• Green space. Living in a city often means a whole lotta grey, and not so much green. To get grass, I need to walk a little over a half mile to a beautiful Chicago park. If a backyard is important to you, you’ll need to move to an outer neighborhood or suburb, and stay away from downtown cores of cities.
  • Getting to and from the airport. In smaller cities, a drive to the airport takes a few minutes. In a larger city, airports often have to be further away to account for traffic and buildings. In Chicago, there are two airports and it takes at least 45-60 minutes on the train to get to either. A bit of a pain in the neck, I’ll admit.
  • Food deserts. Living in an urban core can often mean that the core of the people in your neighborhood are 9 to 5-ers who don’t live there full time. This can mean a lack of grocery store options or big box stores that makes picking up a few things at the grocery store darn near impossible.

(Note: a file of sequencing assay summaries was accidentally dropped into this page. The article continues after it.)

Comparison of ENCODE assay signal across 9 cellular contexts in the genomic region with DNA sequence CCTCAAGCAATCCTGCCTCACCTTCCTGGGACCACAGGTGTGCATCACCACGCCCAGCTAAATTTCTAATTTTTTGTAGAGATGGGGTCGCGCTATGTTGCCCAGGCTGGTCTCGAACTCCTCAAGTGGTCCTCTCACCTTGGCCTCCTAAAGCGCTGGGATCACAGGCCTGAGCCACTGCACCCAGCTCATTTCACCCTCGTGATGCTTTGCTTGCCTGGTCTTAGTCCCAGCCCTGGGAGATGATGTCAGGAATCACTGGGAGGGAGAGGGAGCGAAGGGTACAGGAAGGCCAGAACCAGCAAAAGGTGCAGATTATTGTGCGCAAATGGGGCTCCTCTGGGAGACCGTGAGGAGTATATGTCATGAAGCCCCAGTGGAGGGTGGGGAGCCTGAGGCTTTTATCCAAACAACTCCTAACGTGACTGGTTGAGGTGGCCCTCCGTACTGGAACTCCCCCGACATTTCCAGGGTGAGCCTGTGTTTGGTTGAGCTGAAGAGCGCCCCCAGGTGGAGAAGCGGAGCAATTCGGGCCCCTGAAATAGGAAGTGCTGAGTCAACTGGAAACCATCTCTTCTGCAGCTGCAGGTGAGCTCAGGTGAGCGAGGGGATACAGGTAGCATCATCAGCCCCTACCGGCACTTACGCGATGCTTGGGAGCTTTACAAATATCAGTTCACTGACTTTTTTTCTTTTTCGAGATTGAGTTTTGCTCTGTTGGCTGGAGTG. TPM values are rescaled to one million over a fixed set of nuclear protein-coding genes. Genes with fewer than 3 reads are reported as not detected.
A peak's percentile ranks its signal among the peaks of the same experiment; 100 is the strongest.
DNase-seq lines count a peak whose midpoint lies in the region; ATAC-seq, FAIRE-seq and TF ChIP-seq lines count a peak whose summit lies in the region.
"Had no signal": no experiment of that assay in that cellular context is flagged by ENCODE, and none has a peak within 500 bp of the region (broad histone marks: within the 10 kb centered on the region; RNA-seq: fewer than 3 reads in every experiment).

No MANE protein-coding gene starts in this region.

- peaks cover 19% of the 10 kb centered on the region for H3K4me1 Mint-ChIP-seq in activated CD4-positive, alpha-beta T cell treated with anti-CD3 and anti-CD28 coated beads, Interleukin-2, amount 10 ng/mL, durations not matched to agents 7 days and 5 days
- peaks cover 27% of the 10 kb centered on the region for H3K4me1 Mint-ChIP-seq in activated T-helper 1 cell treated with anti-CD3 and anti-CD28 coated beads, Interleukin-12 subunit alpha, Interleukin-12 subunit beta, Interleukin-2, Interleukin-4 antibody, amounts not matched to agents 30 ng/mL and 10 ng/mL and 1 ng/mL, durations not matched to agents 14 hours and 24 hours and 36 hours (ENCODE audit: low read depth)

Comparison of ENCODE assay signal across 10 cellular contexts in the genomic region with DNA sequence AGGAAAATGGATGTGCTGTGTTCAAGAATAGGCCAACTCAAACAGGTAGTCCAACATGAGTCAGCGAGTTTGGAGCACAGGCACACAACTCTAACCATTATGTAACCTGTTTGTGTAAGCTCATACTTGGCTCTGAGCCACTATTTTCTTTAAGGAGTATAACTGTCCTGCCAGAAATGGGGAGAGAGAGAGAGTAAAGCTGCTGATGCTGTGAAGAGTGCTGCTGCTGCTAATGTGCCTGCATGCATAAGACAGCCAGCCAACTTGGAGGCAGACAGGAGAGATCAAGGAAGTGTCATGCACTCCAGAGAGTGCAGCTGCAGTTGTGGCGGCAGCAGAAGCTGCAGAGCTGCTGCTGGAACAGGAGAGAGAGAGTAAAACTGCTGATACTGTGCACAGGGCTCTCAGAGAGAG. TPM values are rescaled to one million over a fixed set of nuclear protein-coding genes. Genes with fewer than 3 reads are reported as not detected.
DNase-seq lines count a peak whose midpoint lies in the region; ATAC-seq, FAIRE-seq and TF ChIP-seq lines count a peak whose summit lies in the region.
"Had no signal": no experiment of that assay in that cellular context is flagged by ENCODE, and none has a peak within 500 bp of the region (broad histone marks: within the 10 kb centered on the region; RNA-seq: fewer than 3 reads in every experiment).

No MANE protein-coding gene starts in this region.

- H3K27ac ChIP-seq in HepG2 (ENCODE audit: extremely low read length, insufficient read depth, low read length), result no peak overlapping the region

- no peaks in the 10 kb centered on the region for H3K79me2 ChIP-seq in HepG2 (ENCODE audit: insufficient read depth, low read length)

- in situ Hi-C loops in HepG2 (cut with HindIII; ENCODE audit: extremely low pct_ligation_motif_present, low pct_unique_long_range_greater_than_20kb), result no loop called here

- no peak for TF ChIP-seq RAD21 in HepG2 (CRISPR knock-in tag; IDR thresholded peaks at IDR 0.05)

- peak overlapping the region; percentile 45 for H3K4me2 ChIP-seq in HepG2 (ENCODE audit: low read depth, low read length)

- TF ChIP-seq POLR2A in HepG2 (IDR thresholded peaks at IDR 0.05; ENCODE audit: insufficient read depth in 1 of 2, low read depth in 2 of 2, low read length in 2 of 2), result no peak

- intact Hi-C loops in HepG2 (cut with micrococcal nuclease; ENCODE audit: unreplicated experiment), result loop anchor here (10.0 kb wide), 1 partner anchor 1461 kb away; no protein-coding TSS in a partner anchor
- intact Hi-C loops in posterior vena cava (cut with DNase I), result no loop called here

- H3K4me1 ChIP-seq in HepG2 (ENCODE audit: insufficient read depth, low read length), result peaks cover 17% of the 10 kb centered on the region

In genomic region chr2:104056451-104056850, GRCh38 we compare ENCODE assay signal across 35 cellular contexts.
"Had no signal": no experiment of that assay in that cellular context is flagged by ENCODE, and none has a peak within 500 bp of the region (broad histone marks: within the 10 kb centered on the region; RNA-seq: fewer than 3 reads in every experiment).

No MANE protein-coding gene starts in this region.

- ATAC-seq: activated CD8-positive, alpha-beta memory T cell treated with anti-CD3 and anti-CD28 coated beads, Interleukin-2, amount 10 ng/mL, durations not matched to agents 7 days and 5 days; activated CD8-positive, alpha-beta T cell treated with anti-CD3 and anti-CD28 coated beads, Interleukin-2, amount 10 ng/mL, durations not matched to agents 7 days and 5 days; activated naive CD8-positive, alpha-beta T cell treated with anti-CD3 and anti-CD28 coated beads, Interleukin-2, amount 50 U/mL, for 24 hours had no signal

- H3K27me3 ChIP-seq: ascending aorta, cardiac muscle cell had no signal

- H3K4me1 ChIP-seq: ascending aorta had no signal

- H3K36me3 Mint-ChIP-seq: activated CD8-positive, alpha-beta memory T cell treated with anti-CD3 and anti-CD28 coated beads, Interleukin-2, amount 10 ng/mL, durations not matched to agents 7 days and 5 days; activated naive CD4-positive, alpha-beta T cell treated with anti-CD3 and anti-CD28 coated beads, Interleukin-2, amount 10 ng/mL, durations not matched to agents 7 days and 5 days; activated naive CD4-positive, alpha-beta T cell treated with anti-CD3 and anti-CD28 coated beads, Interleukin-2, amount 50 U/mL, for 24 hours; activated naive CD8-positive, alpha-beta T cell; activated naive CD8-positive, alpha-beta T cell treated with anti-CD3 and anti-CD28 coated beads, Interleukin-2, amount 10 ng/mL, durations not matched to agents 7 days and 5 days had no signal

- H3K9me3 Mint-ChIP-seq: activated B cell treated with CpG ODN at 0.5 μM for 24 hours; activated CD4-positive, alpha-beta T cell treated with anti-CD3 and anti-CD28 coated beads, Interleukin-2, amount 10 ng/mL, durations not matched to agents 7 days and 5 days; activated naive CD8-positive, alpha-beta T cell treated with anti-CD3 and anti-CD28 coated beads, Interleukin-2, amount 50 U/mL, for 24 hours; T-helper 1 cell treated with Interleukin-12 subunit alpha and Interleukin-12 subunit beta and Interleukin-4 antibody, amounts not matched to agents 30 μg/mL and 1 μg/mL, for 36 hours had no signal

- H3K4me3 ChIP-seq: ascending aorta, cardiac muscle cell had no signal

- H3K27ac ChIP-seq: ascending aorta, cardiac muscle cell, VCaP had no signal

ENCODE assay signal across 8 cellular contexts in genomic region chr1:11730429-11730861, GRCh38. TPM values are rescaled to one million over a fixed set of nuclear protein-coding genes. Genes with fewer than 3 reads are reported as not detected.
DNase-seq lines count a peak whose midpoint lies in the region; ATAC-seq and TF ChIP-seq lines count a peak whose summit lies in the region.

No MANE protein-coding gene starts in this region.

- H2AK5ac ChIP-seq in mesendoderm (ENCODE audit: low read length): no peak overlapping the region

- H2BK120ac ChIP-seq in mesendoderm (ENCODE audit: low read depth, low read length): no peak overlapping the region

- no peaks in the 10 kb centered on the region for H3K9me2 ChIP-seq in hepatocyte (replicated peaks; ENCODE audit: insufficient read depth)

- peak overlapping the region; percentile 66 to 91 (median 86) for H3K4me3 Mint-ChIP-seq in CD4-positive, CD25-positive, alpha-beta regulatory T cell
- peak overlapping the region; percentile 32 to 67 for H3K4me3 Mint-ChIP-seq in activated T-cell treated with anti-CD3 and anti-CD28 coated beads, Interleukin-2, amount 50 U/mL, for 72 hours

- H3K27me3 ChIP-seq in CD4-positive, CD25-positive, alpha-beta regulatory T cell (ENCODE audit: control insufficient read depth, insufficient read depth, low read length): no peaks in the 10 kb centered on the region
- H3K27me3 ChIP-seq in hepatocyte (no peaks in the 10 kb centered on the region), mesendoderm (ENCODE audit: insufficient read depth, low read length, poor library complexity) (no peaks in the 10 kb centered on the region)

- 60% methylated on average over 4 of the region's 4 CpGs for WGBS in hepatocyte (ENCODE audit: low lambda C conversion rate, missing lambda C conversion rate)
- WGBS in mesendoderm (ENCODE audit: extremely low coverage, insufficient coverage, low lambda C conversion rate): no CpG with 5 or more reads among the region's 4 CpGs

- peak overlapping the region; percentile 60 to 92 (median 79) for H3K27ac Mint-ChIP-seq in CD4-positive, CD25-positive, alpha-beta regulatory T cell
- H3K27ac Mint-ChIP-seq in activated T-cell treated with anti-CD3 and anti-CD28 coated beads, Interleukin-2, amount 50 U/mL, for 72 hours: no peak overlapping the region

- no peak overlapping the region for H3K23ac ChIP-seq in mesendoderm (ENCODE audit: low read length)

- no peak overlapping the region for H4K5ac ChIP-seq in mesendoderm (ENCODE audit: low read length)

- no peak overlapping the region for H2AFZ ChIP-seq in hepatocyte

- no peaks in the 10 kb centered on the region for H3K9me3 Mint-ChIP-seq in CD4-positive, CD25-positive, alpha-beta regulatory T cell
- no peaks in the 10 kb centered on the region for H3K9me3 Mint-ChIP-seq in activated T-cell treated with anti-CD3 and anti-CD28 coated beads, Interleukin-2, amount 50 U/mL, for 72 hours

• Tourists. Now, I’m not complaining, I’m just telling you the facts. Living in a big city means dealing often with tourists. They crowd street corners with maps and don’t ever seem to walk fast enough. It’s just the way it goes. But if you can just go with the flow and understand they’re out to enjoy your city just like you are, you’ll be find.

Finally, I want to introduce you to a few services and businesses I couldn’t live without as a city dweller:

  • Grocery delivery services. There are countless grocery delivery services in the country, here in Chicago, we use PeaPod, in Minneapolis Lunds/Byerly’s Delivers, and more around the country. Nothing could be easier. No one wants to carry a watermelon from the grocery store to your house even if the store is a block away. These delivery services allow you to order food online and have it delivered direct to your door. Easy as pie! It’s a small delivery fee, but far less than the impulse purchases you’d no doubt make at the regular store.